At one point in time or another, we have either encountered setbacks, crises of faith, disappointments, despair, etc. as a result an ill-fated event in our lives or in the lives of our relatives, friends, colleagues, companions, etc., such that we feel the seeming absence of God in our lives together with a pessimistic mind-set of backwardness. These sentiments were not unconnected with the disciples of Jesus when he was arrested, tried before Pilate and eventually crucified. Matthew 26:56 says: “all his Disciples forsook him and fled” (also see Mk. 14:50), not to talk of Peter who denied him thrice (cf. Luke 22:54-62).

At that time, the Disciples of Christ (with a poor understanding of Jesus’ messianic mission), felt their ‘world’ had come to an end with Jesus’ death. They misconceived Jesus as a political Messiah who would restore Israel by challenging and overthrowing the religious and civil authorities. Their expectations were weakened when the Messiah was condemned to die, and even with news of his resurrection, they still did not have faith in the resurrection all because only the ‘women’ reported to have seen him and ‘they’ did not see him. This was the feeling that propelled the two disciples of Jesus to depart from Jerusalem to Emmaus in today’s Gospel (cf. Luke 24:13-35). In Luke’s Gospel, Jerusalem is the spiritual centre of gravity: it is the locale of the Last Supper, the cross, the resurrection and the sending of the Spirit. It is the charged place where the drama of salvation unfolds. Therefore, in walking away from the capital city, these two erstwhile disciples of Jesus were going against the essence; as such, Christ had to appear in their midst, opened their eyes to the Scriptures and celebrated the Eucharist with them which empowered them to return to Jerusalem and rejoined the disciples to testify to the truth of the resurrection.

From the experiences of the two disciples above, we see the catalytic effects of the Word of God and the Breaking of Bread – Eucharistic celebration; which enabled them to recognize the risen Lord in their midst and consequently returned back to the “spiritual centre of gravity” – Jerusalem. Thus, the road to Emmaus becomes the way of purification and maturation of our belief in God: the encounter with the risen Christ gives us a deeper faith, one that is authentic, tempered, so to speak, through the fire of Easter, a faith robust because it is from the word of God and the Eucharist, not human ideas.

Today, the world is currently experiencing its ‘journey to Emmaus’. The world is crippled by the pandemic of COVID-19, which has claimed many lives and have left many sick others battling for life in hospitals and treatment camps. It appears that mankind has been abandoned and betrayed by the Lord; the Vatican centre has been shut, church buildings are also shut, some have abandoned their faith or departed from the essence; as a result, Christianity has been mocked by its adversaries who ask: “where is your Jesus…where is your God?” Nevertheless, the story of Emmaus suggests instead that it is still possible to encounter the risen Jesus still today, and that in the midst of this turbulence, he is very close to us. The fact that archaeologists have not identified the location of Emmaus with any certainty, holds a certain value that Emmaus is really everywhere, which is still trodden by many Christians today in the light of the difficulties they face and their corresponding despair.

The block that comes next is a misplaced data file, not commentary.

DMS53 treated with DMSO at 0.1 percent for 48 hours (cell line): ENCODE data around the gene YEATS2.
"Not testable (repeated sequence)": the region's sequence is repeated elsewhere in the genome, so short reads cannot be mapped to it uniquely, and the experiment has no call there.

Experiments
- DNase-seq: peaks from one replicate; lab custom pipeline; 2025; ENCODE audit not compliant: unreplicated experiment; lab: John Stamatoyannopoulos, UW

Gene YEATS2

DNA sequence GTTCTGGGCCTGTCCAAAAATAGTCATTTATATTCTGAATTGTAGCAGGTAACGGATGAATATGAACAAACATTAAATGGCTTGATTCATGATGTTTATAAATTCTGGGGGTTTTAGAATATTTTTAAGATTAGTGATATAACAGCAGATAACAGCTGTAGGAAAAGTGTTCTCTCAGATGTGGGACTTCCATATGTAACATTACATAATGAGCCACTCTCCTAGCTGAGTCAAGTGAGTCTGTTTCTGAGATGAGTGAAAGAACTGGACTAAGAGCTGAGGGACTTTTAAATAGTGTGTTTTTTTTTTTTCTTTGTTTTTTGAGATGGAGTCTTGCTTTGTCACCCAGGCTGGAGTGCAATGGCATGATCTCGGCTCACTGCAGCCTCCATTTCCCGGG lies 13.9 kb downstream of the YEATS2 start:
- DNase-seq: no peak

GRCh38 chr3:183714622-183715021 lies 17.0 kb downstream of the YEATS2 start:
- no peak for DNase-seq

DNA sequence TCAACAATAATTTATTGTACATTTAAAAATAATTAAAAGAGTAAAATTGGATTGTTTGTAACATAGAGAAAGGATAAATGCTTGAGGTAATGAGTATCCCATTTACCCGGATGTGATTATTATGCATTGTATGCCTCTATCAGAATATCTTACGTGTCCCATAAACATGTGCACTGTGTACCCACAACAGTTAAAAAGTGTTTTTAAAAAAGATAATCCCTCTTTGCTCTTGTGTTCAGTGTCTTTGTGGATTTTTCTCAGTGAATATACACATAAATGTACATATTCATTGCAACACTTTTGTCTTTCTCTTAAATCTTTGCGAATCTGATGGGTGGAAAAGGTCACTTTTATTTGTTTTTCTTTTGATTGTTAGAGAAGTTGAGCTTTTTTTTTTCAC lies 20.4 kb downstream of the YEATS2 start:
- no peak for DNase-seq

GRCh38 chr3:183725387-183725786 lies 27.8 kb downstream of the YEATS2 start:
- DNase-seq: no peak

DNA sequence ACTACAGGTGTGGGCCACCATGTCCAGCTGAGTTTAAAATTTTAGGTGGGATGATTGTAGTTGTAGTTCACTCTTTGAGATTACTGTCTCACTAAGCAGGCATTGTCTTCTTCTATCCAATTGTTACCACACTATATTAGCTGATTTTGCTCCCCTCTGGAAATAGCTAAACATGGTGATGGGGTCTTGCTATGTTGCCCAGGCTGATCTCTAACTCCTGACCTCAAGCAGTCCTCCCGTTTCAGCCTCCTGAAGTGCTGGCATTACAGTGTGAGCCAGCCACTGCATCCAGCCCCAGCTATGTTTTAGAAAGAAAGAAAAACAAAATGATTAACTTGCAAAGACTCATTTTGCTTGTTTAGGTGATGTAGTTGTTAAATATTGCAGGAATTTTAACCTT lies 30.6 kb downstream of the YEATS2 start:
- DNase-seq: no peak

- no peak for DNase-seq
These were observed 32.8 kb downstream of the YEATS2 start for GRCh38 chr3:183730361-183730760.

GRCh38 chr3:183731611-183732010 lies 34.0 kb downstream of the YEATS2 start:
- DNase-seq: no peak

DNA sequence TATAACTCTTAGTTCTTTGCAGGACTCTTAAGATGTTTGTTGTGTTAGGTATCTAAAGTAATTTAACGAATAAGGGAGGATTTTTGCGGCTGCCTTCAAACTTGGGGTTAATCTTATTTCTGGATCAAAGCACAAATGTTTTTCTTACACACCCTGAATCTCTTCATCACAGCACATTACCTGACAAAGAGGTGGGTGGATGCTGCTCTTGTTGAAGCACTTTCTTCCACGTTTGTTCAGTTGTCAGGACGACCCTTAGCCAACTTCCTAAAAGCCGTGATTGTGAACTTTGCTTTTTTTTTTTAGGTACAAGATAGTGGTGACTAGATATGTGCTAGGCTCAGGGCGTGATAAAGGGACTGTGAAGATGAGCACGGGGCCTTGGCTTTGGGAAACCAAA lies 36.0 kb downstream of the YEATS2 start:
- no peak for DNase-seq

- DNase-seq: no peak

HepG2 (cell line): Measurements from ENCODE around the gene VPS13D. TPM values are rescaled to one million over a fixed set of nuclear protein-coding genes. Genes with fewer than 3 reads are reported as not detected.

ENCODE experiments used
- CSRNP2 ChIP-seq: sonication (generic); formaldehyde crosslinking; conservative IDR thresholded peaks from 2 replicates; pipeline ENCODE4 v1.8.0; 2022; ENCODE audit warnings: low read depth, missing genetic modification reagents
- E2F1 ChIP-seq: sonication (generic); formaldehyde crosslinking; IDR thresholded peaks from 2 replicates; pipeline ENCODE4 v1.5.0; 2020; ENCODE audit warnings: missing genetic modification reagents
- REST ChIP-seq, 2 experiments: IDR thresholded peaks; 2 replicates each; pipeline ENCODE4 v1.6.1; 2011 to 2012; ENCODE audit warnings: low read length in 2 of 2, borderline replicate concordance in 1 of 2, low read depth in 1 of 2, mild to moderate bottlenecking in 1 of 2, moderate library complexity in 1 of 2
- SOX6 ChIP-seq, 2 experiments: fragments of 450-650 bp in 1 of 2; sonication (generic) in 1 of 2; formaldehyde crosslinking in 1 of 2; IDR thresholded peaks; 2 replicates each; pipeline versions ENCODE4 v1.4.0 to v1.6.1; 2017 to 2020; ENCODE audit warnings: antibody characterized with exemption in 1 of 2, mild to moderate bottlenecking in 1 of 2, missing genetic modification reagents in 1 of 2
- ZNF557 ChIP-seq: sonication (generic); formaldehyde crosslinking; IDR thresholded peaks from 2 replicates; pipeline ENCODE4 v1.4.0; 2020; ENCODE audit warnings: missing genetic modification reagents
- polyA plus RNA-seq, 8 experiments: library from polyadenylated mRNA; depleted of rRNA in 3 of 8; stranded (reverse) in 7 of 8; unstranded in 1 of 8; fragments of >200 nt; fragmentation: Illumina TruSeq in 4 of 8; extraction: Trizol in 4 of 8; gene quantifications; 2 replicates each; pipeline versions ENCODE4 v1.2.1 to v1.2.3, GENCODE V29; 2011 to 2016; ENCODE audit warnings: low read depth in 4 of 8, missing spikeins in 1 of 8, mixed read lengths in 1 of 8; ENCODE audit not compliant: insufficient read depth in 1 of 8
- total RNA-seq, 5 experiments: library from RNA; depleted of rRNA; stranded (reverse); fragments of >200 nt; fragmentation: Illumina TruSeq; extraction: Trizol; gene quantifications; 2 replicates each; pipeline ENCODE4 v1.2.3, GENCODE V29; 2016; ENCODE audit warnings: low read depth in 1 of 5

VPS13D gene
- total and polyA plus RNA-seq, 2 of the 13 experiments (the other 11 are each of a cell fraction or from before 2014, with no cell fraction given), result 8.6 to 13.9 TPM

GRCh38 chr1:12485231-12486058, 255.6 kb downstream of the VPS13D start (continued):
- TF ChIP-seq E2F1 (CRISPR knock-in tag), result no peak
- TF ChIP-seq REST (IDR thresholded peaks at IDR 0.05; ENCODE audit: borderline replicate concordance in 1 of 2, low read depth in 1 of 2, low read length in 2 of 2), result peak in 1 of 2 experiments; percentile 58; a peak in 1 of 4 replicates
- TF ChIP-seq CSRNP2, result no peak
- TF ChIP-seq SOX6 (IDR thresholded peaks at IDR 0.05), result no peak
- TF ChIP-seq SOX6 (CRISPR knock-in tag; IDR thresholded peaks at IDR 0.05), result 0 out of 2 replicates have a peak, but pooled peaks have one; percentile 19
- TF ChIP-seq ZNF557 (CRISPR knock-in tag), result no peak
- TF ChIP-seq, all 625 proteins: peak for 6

Furthermore, the First Reading (cf. Acts. 3:1-10) strengthens us further. Here, we see a crippled beggar at the “Beautiful Gate” of the Temple who experienced the healing power of the risen Lord. Analogically, the crippled beggar could be likened with humanity crippled in the faith and passing through the “Emmaus experience” in need of the power of the risen Lord. Thus, in order to be whole again, we need the continuous catalytic effects of the unchanging Word of God to “burn our hearts” and the Eucharist to open our eyes to the faith; this is how to recognize Jesus in the midst of our present-day crisis; just as the Psalmist tells us today: “…consider the Lord and his strength; constantly seek his face…”, and indeed, “the hearts that seek the Lord would rejoice”. Therefore, after seeking the face of God in this present pandemic, we shall rejoice once again like disciples.

© Fr. Chinaka Justin Mbaeri, OSJ
Paroquia Nossa Senhora de Fatima, Vila Sabrina, São Paulo, Brazil /


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Chinaka Justin Mbaeri

A staunch Roman Catholic and an Apologist of the Christian faith. More about him here.

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